Crown (British coin)
|Kingdom of Great Britain until 1800, thereafter United Kingdom|
|Composition||Sterling silver until 1920; 50% silver until 1947; thereafter cupro-nickel|
|Years of minting||1707–1965|
|Design||Head of George IV (from 1820 to 1830)|
|Design||The reverse of the 1935 "rocking horse" Crown, with an updated depiction of Saint George and the Dragon|
The British crown, the successor to the English Crown and the Scottish Dollar, came into being with the Union of the kingdoms of England and Scotland in 1707. As with the English coin, its value was five shillings.
Always a heavy silver coin weighing about one ounce, during the 19th and 20th centuries the Crown declined from being a real means of exchange to being a coin rarely spent and minted for commemorative purposes only. In that format it has continued to be minted, even following decimalization of the British currency in 1971. However, as the result of inflation the value of the coin was revised upwards to five pounds.
The coin's origins lay in the English silver crown, one of many silver coins that appeared in various countries from the 16th century onwards, the most famous example perhaps being pieces of eight, all of which were of a similar size and weight (approx 38mm diameter and containing approx 25 grams of fine silver) and thus interchangeable in international trade. The kingdom of England also minted gold Crowns in the 16th and 17th centuries.
The British crown was always a large coin, and from the 19th century it did not circulate well. However, crowns were usually struck in a new monarch's coronation year, true of each monarch since King George IV up until the present monarch in 1953, with the single exception of King George V.
The King George V "wreath" crowns struck from 1927 to 1936 (excluding 1935 when the more common "rocking horse" crown was minted to commemorate the King's Silver Jubilee) depict a wreath on the reverse of the coin and were struck in very low numbers. Generally struck late in the year and intended to be purchased as Christmas gifts, they did not circulate well with the rarest of all dates, 1934, (mintage just 932) now fetching several thousand pounds each. The 1927 'wreath' crowns were struck as proofs only (15,030 minted).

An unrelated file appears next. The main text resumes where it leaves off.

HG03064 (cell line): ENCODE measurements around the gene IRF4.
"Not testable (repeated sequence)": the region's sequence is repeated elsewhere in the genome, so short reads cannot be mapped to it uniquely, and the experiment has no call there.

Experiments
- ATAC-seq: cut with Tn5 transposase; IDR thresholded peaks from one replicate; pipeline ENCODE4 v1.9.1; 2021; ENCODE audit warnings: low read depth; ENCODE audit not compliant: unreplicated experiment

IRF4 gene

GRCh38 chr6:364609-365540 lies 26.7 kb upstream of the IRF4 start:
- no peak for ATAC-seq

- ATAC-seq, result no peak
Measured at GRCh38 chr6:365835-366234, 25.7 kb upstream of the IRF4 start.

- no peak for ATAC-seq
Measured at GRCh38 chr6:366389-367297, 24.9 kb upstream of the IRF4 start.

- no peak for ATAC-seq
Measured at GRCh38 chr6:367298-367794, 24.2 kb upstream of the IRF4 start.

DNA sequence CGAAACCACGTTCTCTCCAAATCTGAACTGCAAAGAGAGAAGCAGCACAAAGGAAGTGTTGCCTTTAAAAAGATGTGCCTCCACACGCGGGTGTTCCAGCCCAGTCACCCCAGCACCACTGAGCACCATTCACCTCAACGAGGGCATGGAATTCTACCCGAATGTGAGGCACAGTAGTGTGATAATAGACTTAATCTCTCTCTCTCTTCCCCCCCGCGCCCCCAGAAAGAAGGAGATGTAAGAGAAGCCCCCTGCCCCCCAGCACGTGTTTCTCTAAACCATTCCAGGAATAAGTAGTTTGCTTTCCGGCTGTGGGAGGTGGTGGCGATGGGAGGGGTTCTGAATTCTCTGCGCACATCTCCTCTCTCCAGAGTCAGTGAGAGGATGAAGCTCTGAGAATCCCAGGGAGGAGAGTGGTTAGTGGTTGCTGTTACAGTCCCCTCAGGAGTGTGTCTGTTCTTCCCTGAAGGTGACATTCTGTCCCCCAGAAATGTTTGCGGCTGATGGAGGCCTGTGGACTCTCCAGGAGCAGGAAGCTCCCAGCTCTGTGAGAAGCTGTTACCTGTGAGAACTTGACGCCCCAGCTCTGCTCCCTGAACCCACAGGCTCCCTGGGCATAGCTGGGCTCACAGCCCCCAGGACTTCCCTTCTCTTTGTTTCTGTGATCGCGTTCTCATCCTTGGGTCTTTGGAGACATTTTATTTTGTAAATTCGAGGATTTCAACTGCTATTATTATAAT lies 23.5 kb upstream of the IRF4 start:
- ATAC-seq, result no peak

With its large size, many of the later coins were primarily commemoratives. The 1951 issue was for the Festival of Britain, and was only struck in proof condition. The 1965 issue carried the image of Winston Churchill on the reverse, the first time a non-monarch or commoner was ever placed on a British coin, and marked his death. According to the Standard Catalogue of coins, 9,640,000 of this coin were minted, a very high number at the time, making them of little value today except as a mark of respect for the national war leader. Production of the Churchill Crown began on the 11th of October 1965, and stopped in the summer of 1966.
The last five shilling piece was minted in 1965.
After decimalisation on 15 February 1971 a new coin known as a 25p (25 pence) piece was introduced. Whilst being legal tender  and having the same decimal value as a crown, the 25p pieces were issued to commemorate events, e.g. 1972 was for the Silver Wedding anniversary of Queen Elizabeth II and Prince Philip, Duke of Edinburgh. The 1977 issue was to celebrate Queen Elizabeth II's Silver Jubilee, the 1980 issue for the 80th birthday of Queen Elizabeth The Queen Mother and, in 1981, the coin was issued to celebrate the marriage of Charles, Prince of Wales and Lady Diana Spencer.
The face or denominational value of the crown remained as five shillings from 1544 to 1965. For most of this period there was no mark of value on the coin. From 1927 to 1939 the word "CROWN" appears, and from 1951 to 1960 this was changed to "FIVE SHILLINGS". After decimalisation in 1971, the face value kept its five shillings equivalent at 25 new pence, later simply 25 pence, although the face value is not shown on any of these issues.